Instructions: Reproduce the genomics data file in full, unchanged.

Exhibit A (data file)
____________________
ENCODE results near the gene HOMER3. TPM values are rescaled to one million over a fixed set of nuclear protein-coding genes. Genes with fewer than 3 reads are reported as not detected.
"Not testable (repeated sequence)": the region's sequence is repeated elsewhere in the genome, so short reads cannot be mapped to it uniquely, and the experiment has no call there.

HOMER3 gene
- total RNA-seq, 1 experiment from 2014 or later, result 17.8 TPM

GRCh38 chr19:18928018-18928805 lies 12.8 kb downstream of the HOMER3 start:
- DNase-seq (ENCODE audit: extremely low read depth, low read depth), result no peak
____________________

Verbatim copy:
ENCODE results near the gene HOMER3. TPM values are rescaled to one million over a fixed set of nuclear protein-coding genes. Genes with fewer than 3 reads are reported as not detected.
"Not testable (repeated sequence)": the region's sequence is repeated elsewhere in the genome, so short reads cannot be mapped to it uniquely, and the experiment has no call there.

HOMER3 gene
- total RNA-seq, 1 experiment from 2014 or later, result 17.8 TPM

GRCh38 chr19:18928018-18928805 lies 12.8 kb downstream of the HOMER3 start:
- DNase-seq (ENCODE audit: extremely low read depth, low read depth), result no peak